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Food
© Knut Aaserud

“Less Is More”: Angela Hartnett

London-based chef, restaurateur and MBE, Angela Hartnett, is bringing her world-famous Murano restaurant’s style down to Cornbury Park for Wilderness Festival
© Helen Cathcart

"The equipment doesn’t make the dish, it's the produce. Less is more – keep it simple and don't mess around."

To those with even a passing interest in food, Angela Hartnett should require no introduction.

 

However, one thing you may be unaware of is that the London-based chef, restaurateur and MBE is bringing her world-famous Murano restaurant’s style down to Cornbury Park for Wilderness Festival, where she will be hosting a series of feasts. The dishes that Angela will be preparing for those lucky enough to get a ticket early enough include rigatoni with fennel sausage and parsley, porcini ragu and San Marzano panzanella. OX Magazine’s gluttonous food fanatic Jack Rayner caught up with Angela to find out more.

Hi Angela, how does the creative challenge of cooking at a festival like Wilderness compare to that of a more traditional restaurant kitchen?

Well, you are in a tent and a field for or a start, but that's what makes it fun. You have to understand the limitations this creates, but once you have your head around the practicalities of what you’re doing, it's great.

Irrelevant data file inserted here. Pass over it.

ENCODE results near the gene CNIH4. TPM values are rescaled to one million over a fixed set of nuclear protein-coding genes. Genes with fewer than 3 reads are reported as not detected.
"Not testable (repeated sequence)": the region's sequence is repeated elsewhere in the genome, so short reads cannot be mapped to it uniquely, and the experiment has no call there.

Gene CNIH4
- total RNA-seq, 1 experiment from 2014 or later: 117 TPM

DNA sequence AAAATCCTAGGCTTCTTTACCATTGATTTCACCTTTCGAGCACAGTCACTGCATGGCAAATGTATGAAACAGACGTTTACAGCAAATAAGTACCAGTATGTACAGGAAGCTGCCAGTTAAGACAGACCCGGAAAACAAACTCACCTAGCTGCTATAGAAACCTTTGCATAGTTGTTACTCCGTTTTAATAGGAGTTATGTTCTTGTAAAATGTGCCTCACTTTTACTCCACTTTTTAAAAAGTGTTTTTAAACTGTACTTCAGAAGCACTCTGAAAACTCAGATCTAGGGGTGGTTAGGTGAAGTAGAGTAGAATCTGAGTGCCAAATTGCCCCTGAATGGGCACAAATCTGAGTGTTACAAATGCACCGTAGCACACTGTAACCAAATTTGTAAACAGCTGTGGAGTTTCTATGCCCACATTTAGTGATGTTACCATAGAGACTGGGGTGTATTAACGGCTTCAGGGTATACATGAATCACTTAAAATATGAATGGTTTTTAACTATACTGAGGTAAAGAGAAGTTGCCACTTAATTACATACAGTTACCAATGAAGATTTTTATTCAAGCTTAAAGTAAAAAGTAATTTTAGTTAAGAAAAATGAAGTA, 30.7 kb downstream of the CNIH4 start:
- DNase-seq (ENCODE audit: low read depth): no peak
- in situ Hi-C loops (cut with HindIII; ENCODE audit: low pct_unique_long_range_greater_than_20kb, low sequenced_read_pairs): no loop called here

Murano © Annabel Staff Photography

For the menu for your Wilderness feast, what theme are you going for? Are you thinking about provenance of ingredients from the local area? How important is locality to sourcing your ingredients?

I’ve followed my traditional style of cooking – very Italian, but using British produce. I’m not necessarily focusing on local ingredients, ‎but what we have done is tailor our drinks list to Oxfordshire.

Do you have a signature or favourite dish to prepare?

I love making pasta, so it’d have to be one of our pasta dishes.

Outside of your work commitments, do you enjoy cooking for friends and family?

I love it. I can listen to Radio 4, have a drink and relax. There pressure of service is gone, and the food becomes about the enjoyment of sitting down with friends and family and enjoying the company as much as the meal itself.

What advice do you have for home cooks like me, who are keen to prepare exceptional food but don’t have access to restaurant-grade equipment?

The equipment doesn’t make the dish, it's the produce. Less is more – keep it simple and don't mess around. With brilliant, seasonal ingredients, you can create something amazing with very little.

What’s your guilty pleasure when it comes to food?

Plain salted crisps. Love them.

Out of all the famous chefs you’ve taught, learned from and known, who do you get on the best with?

That’s a difficult question, because in our business we all work so hard that it's not easy to find time to see each other. I seem to get on with everyone, but I particularly love Jason Atherton and Marcus Wareing, because I’ve worked with them for so many years. On trips and dinners, I probably spend more time with Mark Hix than anyone else.

You’re now a Wilderness veteran – how have you seen the festival change over the years, and what are you most looking forward to this year?

Grace Jones and the naked cricket!

Thanks Angela

 

Top Image – © Knut Aaserud

Below – © Helen Cathcart

Bottom – Murano © Annabel Staff Photography

 

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